U.S. Navy Turns New Research Vessel Over to WHOI

COURTESY OF WOODS HOLE OCEANOGRAPHIC INSTITUTION The R/V Neil Armstrong will be operated by WHOI after it arrives early in 2016.

The R/V Neil Armstrong will be operated by WHOI after it arrives early in 2016.

WOODS HOLE – Scientists at the Woods Hole Oceanographic Institution will soon be doing ocean research in a new state-of-the-art research vessel.

The R/V Neil Armstrong was officially turned over to WHOI by the US Navy last week.

The vessel successfully completed acceptance trials and it will operate as part of the national academic fleet.

The Office of Naval Research selected WHOI to operate the ship in May of 2010. The vessel is designed to meet the range, endurance and technical requirements for advanced oceanographic research around the world.

Neil Armstrong will replace the Knorr, which had been in operation since 1970.

“The Armstrong is the first new research ship in what you might call the astronaut class and we are very fortunate and pleased to be the first institution to receive one of these new ships from the U.S. Navy,” said Woods Hole Oceanographic Executive Vice President and Director of Research Laurence Madin.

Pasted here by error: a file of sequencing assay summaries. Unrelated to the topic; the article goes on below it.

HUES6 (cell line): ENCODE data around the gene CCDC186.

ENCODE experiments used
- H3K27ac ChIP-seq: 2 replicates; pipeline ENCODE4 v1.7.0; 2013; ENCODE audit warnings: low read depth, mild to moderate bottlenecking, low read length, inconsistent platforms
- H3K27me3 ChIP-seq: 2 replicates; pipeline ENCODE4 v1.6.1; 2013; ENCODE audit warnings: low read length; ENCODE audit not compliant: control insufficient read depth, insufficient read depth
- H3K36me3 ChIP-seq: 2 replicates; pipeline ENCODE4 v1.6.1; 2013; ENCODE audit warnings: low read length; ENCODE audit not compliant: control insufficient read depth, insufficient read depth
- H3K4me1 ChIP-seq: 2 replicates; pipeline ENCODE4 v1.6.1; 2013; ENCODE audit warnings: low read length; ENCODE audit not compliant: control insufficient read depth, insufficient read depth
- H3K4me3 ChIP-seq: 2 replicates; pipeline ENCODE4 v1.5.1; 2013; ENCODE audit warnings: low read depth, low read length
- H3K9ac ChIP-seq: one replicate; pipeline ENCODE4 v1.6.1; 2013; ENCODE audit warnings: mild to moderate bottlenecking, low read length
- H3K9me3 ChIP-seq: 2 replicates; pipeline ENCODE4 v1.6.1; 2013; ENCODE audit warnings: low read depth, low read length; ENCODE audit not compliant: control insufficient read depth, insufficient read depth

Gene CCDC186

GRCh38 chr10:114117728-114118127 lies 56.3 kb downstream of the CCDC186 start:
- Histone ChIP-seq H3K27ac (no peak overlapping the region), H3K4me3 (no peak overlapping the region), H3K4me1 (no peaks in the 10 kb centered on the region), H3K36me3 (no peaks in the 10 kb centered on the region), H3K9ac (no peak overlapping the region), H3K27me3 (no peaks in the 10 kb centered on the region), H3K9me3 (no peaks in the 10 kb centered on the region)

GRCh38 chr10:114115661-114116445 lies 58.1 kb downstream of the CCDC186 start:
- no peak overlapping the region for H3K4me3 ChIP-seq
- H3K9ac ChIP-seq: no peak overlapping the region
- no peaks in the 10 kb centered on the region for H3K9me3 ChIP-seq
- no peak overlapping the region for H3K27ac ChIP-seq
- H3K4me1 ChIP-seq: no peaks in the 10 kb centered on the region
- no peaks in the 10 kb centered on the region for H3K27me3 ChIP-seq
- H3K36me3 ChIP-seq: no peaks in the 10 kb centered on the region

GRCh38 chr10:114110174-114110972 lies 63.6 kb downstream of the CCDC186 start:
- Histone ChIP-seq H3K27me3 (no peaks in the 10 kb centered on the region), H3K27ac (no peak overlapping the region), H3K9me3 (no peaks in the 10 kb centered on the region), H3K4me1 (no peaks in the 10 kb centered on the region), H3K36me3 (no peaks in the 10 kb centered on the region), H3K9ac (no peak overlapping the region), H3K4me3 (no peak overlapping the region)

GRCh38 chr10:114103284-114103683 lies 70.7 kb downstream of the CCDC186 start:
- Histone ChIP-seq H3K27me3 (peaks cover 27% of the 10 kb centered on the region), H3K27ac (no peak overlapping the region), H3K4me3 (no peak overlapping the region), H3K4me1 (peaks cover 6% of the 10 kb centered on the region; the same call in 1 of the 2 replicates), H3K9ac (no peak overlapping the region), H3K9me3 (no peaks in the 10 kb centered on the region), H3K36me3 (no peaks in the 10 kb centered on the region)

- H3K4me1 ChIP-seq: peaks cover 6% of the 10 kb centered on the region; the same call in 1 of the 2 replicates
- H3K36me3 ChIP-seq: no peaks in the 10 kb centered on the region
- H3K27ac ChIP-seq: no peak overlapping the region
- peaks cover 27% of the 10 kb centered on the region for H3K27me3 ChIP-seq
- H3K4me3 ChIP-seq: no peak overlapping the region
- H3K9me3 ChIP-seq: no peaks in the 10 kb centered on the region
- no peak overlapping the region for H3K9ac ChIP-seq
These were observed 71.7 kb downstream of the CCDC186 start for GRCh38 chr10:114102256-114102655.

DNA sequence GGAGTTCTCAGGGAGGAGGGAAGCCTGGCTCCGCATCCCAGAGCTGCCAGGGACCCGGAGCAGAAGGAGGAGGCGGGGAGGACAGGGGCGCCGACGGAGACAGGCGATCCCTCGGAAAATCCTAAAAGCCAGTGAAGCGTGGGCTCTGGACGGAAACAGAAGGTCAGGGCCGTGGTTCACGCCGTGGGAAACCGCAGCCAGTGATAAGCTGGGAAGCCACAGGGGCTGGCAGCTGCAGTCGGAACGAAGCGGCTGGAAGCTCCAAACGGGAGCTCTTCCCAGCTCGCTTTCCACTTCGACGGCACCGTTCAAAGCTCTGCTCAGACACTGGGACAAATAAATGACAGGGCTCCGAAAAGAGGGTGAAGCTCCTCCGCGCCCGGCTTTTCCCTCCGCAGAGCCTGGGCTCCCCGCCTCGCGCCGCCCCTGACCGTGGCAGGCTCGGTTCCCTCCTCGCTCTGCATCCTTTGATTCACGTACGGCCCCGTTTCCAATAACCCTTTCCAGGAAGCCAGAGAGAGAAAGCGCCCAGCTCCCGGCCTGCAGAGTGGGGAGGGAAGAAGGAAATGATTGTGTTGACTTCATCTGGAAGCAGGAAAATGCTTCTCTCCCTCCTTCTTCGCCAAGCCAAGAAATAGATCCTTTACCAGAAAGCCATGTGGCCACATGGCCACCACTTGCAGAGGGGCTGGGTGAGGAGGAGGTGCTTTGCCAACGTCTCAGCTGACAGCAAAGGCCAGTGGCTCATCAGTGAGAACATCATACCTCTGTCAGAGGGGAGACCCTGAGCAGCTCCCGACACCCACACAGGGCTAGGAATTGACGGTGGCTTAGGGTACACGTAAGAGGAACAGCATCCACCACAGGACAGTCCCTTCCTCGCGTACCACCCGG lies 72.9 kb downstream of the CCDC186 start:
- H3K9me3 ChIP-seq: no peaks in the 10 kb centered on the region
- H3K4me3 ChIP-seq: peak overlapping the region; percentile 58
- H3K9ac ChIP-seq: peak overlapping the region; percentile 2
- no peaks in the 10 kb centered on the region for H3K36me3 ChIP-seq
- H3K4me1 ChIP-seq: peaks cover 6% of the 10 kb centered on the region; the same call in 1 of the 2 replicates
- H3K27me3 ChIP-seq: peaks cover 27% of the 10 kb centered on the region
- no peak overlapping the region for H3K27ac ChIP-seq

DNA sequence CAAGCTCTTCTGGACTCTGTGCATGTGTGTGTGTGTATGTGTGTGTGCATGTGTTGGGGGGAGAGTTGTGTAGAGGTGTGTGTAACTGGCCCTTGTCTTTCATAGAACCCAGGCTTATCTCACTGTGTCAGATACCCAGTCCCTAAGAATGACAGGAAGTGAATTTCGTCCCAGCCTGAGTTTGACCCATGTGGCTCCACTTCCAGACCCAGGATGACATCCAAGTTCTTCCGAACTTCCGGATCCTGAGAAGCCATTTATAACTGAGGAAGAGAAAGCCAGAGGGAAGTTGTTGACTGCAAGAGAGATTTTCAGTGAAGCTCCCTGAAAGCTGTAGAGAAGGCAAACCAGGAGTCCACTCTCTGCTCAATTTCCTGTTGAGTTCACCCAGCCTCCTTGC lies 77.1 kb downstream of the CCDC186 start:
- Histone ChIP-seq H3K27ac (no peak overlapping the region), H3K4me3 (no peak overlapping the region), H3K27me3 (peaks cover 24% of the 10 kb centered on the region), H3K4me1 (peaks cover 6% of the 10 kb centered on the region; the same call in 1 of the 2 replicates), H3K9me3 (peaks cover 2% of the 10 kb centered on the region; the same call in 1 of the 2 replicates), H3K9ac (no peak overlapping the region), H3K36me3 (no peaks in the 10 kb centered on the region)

Madin said the new ship will have much more complex equipment and electronics.

“Some of the research objectives may be the same but the way of going about meeting those objectives, the kinds of technology that are used, the kinds of methods and the demands made on the ship, have certainly evolved over time,” Madin said. “The new ship will have many improvements in terms of its propulsion and maneuverability, layout of the laboratories and its ability to support a wide variety of different oceanographic research programs.”

The Knorr, which is best known as the ship that supported a team of WHOI and French researchers in 1985 as they discovered the wreck of the RMS Titanic, will be given to the Mexican government and will remain as a research vessel.

“When the Knorr first went to sea there was no such thing as a computer on a ship and nowadays, of course, it’s a very different picture,” Madin said.

The Neil Armstrong, which is 238 feet long and will be able to undertake missions up to 40 days, will be outfitted with the essentials it needs for operation, spare parts, food stores and other basic equipment over the next month in Washington state.

The ship will begin its voyage to the East Coast in November and will make stops in San Francisco and at the Panama Canal before making port in the southeast US where the ship’s science equipment will be installed and tested including its sonar systems and other sensors.

The new vessel is expected to arrive in Woods Hole early in 2016 where a series of science verification cruises will be peformed before its first science mission, which is planned for May 2016 in the North Atlantic.

By BRIAN MERCHANT, CapeCod.com NewsCenter

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